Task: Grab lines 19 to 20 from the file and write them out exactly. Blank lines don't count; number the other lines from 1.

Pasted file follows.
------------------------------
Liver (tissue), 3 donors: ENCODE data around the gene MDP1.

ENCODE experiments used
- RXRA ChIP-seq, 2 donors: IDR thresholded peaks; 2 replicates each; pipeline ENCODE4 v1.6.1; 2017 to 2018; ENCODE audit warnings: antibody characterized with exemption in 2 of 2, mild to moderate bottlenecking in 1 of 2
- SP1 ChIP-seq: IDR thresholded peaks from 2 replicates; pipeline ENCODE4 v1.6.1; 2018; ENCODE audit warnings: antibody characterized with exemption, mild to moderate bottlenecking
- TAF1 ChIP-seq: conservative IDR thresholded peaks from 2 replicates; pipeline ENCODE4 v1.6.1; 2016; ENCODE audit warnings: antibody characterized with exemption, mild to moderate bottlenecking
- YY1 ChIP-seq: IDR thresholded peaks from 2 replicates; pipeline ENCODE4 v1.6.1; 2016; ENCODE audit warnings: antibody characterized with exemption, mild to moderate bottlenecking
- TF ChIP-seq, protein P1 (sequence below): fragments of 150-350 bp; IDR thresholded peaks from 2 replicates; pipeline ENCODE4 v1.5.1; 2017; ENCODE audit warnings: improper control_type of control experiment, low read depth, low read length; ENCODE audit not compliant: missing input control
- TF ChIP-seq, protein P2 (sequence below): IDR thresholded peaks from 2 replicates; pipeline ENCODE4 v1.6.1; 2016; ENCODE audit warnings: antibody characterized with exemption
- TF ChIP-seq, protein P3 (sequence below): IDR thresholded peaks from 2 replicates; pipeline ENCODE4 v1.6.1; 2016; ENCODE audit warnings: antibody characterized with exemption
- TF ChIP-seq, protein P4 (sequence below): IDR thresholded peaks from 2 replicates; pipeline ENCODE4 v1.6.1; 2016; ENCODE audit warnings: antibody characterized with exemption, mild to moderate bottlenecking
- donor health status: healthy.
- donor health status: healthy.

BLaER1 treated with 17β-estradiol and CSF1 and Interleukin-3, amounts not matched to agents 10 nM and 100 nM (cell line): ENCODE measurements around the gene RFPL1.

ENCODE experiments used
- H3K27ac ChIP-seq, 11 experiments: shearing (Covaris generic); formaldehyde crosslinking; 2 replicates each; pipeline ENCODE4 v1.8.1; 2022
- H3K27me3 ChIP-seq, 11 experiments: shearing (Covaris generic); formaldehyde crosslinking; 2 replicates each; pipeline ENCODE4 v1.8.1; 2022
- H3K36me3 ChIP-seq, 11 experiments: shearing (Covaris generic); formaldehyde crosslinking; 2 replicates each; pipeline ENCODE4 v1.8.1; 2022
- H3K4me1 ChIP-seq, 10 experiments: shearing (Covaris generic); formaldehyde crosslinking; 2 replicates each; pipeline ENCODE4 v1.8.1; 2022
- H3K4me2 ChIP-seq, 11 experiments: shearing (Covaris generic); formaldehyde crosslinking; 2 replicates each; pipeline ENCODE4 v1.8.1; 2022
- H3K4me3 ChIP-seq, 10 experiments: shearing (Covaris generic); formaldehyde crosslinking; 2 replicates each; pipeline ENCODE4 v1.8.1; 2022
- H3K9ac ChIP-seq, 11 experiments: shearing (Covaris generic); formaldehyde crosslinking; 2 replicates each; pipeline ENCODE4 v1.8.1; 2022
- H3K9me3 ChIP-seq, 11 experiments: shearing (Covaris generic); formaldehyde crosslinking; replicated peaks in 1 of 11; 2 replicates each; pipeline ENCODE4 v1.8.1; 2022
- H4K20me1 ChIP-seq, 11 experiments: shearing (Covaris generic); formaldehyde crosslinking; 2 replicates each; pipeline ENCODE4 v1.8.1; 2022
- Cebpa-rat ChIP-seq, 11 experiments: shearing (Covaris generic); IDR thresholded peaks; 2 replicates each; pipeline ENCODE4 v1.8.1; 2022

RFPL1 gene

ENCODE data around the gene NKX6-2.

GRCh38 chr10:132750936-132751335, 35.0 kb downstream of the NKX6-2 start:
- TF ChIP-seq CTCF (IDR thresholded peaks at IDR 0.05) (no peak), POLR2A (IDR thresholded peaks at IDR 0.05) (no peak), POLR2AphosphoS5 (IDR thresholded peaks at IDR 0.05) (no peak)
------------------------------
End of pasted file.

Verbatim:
- H3K4me2 ChIP-seq, 11 experiments: shearing (Covaris generic); formaldehyde crosslinking; 2 replicates each; pipeline ENCODE4 v1.8.1; 2022
- H3K4me3 ChIP-seq, 10 experiments: shearing (Covaris generic); formaldehyde crosslinking; 2 replicates each; pipeline ENCODE4 v1.8.1; 2022